9. Hello there, Misael! These are definitely great tips you provided. I have been paying some attention to GME and AMC in the past few weeks when it was skyrocketing. I think definitely being patient like you mentioned was what saved me from giving in to FOMO this time around. I had a bad experience with Kodak a while back where it skyrocketed too. Fortunately for me I didn’t spend too much on it so I also didn’t lose too much either. I have heard of some individuals who lost so much and bought at the expensive price and then people started selling which caused the price to crash down. After witnessing that, I kind of strayed away from GME and AMC this time around despite the popularity. I also had anticipated that some stock market platforms might crash which could create delays or issues with logging in. I definitely lucked out again there. FOMO is definitely something to try and not give in to. 

    1. 100% agree with you. I’m glad that you didn’t give in. Also, I’m glad that you didn’t lose too much with Kodak in the past! Better to lose what you can afford to lose than to lose it all! 

      Several people (aside from hedge fund managers) have lost a lot of money from going into these stocks. My goal with this article was to save people from jumping into this and losing money. Thank you for your feedback

  10. Ahh, what a great piece on how to invest in the stock market! While day trading is fun (and it might even give you a little bit to toss into a long term investment strategy), there is no substitute for doing your homework, having a plan and being patient.  Your points on this subject are spot on and I can speak to that from a professional standpoint.  Please keep up the good work in helping people be informed about investments!

    1. Absolutely! And thank you for your feedback and for browsing around the site!

  11. I think you hit the nail on the head in this article. Most people don’t have the patience to wait and end up selling off their shares way too soon, instead of looking at the investment as long term.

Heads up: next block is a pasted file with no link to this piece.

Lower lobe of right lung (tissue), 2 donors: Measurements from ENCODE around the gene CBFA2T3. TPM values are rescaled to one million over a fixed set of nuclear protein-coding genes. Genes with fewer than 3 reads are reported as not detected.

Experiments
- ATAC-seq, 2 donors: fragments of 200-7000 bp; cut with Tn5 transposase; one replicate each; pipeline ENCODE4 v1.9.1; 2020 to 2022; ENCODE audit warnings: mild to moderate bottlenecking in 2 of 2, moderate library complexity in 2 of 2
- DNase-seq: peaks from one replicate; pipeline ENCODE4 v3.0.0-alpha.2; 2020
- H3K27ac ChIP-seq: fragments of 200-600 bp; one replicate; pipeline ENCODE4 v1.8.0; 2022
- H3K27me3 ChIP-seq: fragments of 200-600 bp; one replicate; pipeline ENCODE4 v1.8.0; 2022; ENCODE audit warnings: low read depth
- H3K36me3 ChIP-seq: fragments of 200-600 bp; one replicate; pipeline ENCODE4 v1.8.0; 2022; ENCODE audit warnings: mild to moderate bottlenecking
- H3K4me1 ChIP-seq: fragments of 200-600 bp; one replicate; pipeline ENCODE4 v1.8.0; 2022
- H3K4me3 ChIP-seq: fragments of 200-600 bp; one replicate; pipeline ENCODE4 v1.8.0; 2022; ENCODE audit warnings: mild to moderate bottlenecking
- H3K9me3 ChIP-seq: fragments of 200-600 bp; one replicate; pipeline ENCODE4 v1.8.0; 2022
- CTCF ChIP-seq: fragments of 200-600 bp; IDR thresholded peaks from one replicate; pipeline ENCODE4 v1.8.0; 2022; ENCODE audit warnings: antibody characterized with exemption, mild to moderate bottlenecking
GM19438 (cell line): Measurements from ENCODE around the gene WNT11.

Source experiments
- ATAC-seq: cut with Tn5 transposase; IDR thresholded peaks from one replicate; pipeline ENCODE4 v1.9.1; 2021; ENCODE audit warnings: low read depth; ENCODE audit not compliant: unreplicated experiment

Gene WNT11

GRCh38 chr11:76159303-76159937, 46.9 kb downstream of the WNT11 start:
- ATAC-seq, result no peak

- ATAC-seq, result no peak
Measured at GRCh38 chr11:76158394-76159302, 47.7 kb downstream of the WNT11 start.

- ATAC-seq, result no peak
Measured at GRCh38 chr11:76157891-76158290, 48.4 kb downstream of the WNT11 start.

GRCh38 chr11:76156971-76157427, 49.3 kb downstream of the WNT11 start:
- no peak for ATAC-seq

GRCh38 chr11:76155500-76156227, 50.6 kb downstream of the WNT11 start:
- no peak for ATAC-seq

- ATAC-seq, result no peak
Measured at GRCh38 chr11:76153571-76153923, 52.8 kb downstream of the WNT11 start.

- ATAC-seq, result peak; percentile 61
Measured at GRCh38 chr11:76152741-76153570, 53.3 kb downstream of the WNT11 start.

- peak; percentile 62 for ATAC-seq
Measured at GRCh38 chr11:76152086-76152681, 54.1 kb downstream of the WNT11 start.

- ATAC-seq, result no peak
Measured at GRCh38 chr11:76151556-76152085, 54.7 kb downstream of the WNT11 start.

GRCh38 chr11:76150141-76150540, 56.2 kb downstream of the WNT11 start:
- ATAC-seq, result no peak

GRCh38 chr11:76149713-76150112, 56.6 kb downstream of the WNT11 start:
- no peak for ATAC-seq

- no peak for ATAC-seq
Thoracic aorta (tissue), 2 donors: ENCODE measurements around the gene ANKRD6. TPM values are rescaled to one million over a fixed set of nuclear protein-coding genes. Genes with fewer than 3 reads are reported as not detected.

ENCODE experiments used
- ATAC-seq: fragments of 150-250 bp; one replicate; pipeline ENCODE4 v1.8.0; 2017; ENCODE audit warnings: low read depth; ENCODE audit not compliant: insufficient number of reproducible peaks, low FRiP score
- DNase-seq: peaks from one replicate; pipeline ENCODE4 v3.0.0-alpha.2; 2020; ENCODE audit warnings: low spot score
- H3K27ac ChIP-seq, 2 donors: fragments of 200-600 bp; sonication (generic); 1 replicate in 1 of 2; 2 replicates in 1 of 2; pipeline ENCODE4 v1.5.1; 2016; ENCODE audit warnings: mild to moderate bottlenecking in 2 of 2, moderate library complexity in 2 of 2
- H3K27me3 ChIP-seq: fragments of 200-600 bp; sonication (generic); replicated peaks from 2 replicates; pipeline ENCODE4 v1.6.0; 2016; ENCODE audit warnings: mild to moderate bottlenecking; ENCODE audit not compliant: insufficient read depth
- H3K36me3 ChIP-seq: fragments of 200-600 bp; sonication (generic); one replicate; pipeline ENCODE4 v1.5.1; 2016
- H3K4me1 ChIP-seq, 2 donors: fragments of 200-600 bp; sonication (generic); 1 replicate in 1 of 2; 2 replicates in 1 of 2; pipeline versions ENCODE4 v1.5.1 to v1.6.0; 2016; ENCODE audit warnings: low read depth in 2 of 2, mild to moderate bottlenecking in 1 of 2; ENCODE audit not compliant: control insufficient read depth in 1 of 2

My financial advisor always tells me it is a waiting game, and the worst time to sell is when the economy is doing badly, depending on what you are invested in.

    Knowledge is power, but sometimes it is luck as well. Would you advise going for shares in a particular company or solid investments like an all-round portfolio?

    1. Yes! I definitely agree with your advisor! 

      And while I can’t particularly give investment advice, I can definitely share my knowledge and personal experience to answer your question. Based on personal experience, it depends on the type of investor you are

      If you’re a passive investor, then diversifying your investment portfolio is the best option.

      If you’re an active investor who can allocate time to researching the market and individual stocks, then you should have the fundamental knowledge of what investments are the best to meet your goals.

      Thank you for the question!

  12. Hi there, As investor, you need to review your needs, goals and take the time to think about what you really want from your investment.

    Consider how long you want to invest your money and make an investment plan.

    If you want to avoid risk or FOMO, spread your money across a range of different investment types.

    Positive attitude is really important in this business. Keeping a positive attitude is one of the most important things you can do if you want to become a successful investor and want to achieve your desired level of success.

    1. Yes indeed! Thank you for your input!

  13. I feel that unfortunately unless we are a very rigorous trader with great emotional control, we are going to have FOMO. I would even say that we can all get FOMO under certain circumstances. The problem is not having it, it is identifying it and working on controlling it.

    Thank you very much for this interesting read.

    1. Traders and investors both can be victims to it. But like you said, it’s important to know when it’s getting you so that you can control it!